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College of Arts & Sciences
Department of Biological Sciences


Contribution of Neural Crest Cells to the Formation of Pituitary Vascular System

USC Biology professor Shannon Davis studies the development of neural crest cells and their contribution to a variety of tissues, including the pituitary gland and skin pigmentation. Neural crest cells (green) form many structures in the head of a developing mouse embryo (red). Defects in neural crest cell formation can cause pigmentation problems, such as in this juvenile deer mouse.

In a current study, Shannon Davis is studying how Neural Crest cells contribute to the formation of the pituitary vascular system, which allows our pituitary endocrine cells to receive the hormonal signals from the brain, and to deliver their own hormones to the rest of the body.  Below, you can see the blood vessels (green) in the developing pituitary and brain in the image on the left.  A protein called β-catenin is expressed in all cells.  In the image on the right you can see β-catenin expression (green) in the pituitary gland and surrounding tissues.  Shannon has determined that if β-catenin is removed from the neural crest cells the pituitary vascular system does not develop properly.  Research on this and other pituitary development projects is ongoing.  


The pituitary gland is often called the master gland because of its central role in regulating many physiological processes. Through the secretion of hormones, such as growth hormone (GH), the pituitary gland regulates growth, reproduction, stress response, and metabolism. Mutations in genes that control pituitary development can result in a pituitary hormone deficiency, or hypopituitarism.  People with Combined Pituitary Hormone Deficiency (CPHD) have a deficiency in GH, leading to short stature, and a deficiency in at least one other hormone, which results in a deficiency of metabolism, reproduction, or milk production.  One in 8,000 people are affected by CPHD worldwide.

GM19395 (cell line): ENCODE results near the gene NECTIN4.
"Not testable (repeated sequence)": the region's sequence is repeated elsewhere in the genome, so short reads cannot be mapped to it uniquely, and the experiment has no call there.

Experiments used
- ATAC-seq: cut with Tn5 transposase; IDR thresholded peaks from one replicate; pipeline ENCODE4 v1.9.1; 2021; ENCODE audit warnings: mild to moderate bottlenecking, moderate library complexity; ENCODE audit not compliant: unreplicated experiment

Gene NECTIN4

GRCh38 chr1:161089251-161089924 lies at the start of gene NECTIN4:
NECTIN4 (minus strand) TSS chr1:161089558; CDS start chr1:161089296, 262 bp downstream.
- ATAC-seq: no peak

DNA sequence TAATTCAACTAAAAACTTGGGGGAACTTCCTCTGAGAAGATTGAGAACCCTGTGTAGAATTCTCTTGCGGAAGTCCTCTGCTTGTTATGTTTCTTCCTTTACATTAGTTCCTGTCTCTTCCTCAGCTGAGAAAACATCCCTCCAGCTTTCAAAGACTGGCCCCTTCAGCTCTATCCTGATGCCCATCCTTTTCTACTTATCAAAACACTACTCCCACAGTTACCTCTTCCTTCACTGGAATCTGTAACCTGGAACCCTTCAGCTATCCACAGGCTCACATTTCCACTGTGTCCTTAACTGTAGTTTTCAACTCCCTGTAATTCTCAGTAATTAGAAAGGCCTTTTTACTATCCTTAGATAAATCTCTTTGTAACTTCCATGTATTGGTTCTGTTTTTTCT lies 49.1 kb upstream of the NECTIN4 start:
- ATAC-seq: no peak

Neural Crest cells originate early in development, along the top of the neural tube.  But the Neural Crest cells migrate away from the neural tube forming much of our peripheral nervous system.  The neural crest also contribute to other tissues, especially in the head where they differentiate into and/or contribute significantly to a wide range of tissues including melanocytes, cartilage and connective tissue, bones, muscles, cranial nerves, olfactory and auditory sensory organs... and the blood vessels of pituitary gland.


All images associated with this vignette were provided by Shannon Davis.